A paper on this subject can not contain anything startlingly new until something additional regarding the nature of cancer has been discovered. Nothwithstanding that this is so, we have gained sufficient experience in its treatment to be able to make a just analysis of the various methods employed, and in this way review as it were our work in combating a disease which in America must destroy 30,000 women annually. We may also find some light in a careful study of the natural history of the disease when left unchecked, and in an analysis of the cases in which recurrence has taken place after operation. Although this paper is not to deal with the etiology of cancer, I can not refrain from calling attention to the burden of proof pointing to the theory that cancer of the uterus is caused by a parasite. And although we can not accept without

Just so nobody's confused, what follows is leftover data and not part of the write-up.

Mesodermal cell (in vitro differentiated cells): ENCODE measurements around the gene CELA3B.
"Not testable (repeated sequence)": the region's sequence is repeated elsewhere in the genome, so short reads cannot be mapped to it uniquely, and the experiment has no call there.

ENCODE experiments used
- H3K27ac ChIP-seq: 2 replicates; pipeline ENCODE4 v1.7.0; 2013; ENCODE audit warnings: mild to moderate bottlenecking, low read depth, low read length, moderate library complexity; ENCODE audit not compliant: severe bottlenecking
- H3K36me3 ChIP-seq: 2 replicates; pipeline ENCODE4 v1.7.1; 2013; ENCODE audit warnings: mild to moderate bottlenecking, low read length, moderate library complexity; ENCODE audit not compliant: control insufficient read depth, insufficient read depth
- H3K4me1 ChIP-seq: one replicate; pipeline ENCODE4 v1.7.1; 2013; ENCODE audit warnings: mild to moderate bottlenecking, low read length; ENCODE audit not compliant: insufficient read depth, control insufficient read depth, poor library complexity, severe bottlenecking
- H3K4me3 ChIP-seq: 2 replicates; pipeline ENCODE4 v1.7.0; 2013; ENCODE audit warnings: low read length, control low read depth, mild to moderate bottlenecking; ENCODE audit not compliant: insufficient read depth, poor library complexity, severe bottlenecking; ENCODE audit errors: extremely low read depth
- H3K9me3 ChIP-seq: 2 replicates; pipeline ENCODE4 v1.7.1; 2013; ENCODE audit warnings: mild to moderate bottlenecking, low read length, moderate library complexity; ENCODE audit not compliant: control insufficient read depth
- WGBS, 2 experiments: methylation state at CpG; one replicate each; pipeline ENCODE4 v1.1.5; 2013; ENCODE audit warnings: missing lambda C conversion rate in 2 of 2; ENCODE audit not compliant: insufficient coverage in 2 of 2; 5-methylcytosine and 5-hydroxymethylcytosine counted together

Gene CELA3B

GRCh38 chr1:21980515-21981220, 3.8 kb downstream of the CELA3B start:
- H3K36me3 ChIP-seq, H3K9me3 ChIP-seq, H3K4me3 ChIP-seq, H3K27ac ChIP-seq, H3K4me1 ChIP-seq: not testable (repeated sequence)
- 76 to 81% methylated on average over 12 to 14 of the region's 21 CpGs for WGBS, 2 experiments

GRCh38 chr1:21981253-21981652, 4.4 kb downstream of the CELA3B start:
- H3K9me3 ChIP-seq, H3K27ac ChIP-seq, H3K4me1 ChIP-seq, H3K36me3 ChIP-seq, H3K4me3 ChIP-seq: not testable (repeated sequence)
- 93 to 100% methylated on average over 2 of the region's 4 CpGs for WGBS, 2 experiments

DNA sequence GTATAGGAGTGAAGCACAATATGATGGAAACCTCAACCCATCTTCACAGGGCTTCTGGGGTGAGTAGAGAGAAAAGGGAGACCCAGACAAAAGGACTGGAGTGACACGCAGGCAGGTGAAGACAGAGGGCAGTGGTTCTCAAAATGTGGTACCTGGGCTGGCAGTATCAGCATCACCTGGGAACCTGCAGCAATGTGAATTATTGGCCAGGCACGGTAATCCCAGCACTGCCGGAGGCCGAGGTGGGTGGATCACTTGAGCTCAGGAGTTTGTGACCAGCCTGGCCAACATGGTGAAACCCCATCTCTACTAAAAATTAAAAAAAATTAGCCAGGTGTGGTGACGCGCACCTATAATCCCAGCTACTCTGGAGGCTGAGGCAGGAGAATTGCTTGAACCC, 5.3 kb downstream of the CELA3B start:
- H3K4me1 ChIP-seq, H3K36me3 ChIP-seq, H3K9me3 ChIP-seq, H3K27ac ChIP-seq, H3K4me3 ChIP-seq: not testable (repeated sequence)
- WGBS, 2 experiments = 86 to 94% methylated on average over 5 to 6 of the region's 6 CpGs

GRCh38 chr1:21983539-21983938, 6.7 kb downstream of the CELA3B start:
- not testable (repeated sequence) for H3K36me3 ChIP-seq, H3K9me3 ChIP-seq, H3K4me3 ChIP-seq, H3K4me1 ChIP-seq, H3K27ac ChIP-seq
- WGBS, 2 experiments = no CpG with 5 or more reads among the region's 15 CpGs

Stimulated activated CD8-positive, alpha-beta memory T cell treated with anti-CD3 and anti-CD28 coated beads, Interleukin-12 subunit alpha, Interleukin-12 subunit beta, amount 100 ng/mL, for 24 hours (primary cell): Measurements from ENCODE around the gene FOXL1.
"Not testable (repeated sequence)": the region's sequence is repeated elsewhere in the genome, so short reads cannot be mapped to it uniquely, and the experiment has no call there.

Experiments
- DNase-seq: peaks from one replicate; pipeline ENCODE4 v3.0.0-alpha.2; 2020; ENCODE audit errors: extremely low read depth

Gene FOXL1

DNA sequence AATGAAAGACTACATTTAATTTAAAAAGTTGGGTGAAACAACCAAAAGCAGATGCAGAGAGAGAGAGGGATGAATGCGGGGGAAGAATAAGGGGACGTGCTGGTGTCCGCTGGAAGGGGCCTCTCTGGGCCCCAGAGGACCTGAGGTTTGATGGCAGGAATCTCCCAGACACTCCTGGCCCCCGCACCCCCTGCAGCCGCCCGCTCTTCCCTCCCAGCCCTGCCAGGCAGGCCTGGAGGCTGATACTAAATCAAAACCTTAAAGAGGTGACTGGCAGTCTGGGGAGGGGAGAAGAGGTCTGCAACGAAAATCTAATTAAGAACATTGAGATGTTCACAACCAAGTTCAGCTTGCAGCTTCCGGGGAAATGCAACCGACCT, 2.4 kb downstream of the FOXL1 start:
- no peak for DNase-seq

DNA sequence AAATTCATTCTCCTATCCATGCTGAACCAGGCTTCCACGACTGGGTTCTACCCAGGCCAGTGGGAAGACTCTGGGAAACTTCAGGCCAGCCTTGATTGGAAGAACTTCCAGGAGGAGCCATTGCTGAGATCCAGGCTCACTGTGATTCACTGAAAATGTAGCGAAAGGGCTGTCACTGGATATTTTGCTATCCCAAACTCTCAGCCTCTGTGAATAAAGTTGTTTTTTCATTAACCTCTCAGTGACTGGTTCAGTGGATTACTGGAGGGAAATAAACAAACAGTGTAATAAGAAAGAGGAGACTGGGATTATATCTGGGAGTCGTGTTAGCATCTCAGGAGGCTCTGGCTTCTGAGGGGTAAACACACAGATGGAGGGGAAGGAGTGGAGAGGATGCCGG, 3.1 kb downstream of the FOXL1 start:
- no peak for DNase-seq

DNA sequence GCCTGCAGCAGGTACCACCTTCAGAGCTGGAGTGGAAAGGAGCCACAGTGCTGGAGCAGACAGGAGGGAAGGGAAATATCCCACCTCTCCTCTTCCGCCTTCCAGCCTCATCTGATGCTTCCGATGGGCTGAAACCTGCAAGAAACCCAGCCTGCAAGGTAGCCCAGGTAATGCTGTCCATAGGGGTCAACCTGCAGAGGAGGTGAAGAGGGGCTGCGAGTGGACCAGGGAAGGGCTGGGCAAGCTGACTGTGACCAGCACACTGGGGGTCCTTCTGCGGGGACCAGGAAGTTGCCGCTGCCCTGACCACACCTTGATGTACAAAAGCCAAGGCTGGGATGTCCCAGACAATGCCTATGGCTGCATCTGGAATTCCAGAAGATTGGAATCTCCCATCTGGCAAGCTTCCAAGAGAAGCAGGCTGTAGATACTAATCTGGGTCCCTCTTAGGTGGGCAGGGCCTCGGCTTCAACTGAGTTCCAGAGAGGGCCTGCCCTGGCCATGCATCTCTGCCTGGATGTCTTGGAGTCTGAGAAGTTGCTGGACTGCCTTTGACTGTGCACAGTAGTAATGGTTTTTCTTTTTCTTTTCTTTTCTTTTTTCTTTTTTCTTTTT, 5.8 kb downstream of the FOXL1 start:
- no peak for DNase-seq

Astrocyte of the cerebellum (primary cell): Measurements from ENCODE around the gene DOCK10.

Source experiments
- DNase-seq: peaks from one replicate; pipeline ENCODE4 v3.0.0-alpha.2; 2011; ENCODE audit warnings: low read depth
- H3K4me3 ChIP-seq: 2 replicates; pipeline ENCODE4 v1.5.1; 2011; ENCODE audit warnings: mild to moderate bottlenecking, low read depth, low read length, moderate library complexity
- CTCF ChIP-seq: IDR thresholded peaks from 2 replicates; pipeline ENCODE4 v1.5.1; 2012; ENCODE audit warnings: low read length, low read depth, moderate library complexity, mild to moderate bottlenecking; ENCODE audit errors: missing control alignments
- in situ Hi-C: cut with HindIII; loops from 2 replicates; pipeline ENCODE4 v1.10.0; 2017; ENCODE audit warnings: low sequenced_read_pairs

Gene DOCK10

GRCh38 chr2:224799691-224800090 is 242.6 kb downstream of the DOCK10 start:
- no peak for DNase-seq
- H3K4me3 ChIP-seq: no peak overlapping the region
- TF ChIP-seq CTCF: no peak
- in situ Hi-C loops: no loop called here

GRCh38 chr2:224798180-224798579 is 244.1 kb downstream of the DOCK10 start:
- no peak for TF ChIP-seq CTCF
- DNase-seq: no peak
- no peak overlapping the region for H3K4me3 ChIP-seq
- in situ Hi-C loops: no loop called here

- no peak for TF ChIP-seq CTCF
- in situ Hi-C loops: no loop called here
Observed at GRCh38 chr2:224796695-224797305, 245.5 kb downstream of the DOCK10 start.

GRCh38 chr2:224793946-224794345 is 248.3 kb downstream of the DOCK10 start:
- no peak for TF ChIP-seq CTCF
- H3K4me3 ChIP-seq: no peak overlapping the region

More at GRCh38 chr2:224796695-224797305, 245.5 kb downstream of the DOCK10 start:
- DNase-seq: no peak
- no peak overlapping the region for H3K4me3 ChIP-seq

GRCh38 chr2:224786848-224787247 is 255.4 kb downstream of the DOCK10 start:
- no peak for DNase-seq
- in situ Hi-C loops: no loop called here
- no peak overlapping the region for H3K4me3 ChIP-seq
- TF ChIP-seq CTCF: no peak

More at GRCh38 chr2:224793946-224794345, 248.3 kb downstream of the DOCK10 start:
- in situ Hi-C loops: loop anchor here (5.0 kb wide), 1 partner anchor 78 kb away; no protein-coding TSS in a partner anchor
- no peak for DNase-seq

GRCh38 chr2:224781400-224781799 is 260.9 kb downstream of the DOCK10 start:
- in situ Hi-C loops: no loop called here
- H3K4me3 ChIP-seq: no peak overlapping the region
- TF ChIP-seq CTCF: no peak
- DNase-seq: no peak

PRYOR WR. OPERATIVE TREATMENT OF CANCER OF THE UTERUS. JAMA. 1900;XXXV(13):790–799. doi:10.1001/jama.1900.24620390006001c
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